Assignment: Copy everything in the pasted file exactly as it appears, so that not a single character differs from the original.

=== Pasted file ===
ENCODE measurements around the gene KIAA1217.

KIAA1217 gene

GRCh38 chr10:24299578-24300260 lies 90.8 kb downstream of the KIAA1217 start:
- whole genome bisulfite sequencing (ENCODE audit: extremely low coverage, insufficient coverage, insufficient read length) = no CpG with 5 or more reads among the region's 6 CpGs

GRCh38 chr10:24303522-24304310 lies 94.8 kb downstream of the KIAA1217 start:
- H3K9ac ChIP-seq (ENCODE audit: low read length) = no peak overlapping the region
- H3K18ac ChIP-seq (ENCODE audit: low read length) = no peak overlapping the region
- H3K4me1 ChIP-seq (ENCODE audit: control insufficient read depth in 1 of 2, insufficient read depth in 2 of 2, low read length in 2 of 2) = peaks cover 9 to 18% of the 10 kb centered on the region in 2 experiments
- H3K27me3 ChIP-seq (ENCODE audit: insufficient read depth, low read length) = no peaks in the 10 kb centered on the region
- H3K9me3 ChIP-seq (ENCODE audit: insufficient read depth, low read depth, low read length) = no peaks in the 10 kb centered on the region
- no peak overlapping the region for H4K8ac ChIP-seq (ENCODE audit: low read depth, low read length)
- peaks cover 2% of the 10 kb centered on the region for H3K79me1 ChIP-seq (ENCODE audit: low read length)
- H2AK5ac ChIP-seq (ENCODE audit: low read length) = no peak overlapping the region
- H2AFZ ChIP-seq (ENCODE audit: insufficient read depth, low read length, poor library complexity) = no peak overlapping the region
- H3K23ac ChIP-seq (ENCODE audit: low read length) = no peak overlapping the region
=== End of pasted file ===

ENCODE measurements around the gene KIAA1217.

KIAA1217 gene

GRCh38 chr10:24299578-24300260 lies 90.8 kb downstream of the KIAA1217 start:
- whole genome bisulfite sequencing (ENCODE audit: extremely low coverage, insufficient coverage, insufficient read length) = no CpG with 5 or more reads among the region's 6 CpGs

GRCh38 chr10:24303522-24304310 lies 94.8 kb downstream of the KIAA1217 start:
- H3K9ac ChIP-seq (ENCODE audit: low read length) = no peak overlapping the region
- H3K18ac ChIP-seq (ENCODE audit: low read length) = no peak overlapping the region
- H3K4me1 ChIP-seq (ENCODE audit: control insufficient read depth in 1 of 2, insufficient read depth in 2 of 2, low read length in 2 of 2) = peaks cover 9 to 18% of the 10 kb centered on the region in 2 experiments
- H3K27me3 ChIP-seq (ENCODE audit: insufficient read depth, low read length) = no peaks in the 10 kb centered on the region
- H3K9me3 ChIP-seq (ENCODE audit: insufficient read depth, low read depth, low read length) = no peaks in the 10 kb centered on the region
- no peak overlapping the region for H4K8ac ChIP-seq (ENCODE audit: low read depth, low read length)
- peaks cover 2% of the 10 kb centered on the region for H3K79me1 ChIP-seq (ENCODE audit: low read length)
- H2AK5ac ChIP-seq (ENCODE audit: low read length) = no peak overlapping the region
- H2AFZ ChIP-seq (ENCODE audit: insufficient read depth, low read length, poor library complexity) = no peak overlapping the region
- H3K23ac ChIP-seq (ENCODE audit: low read length) = no peak overlapping the region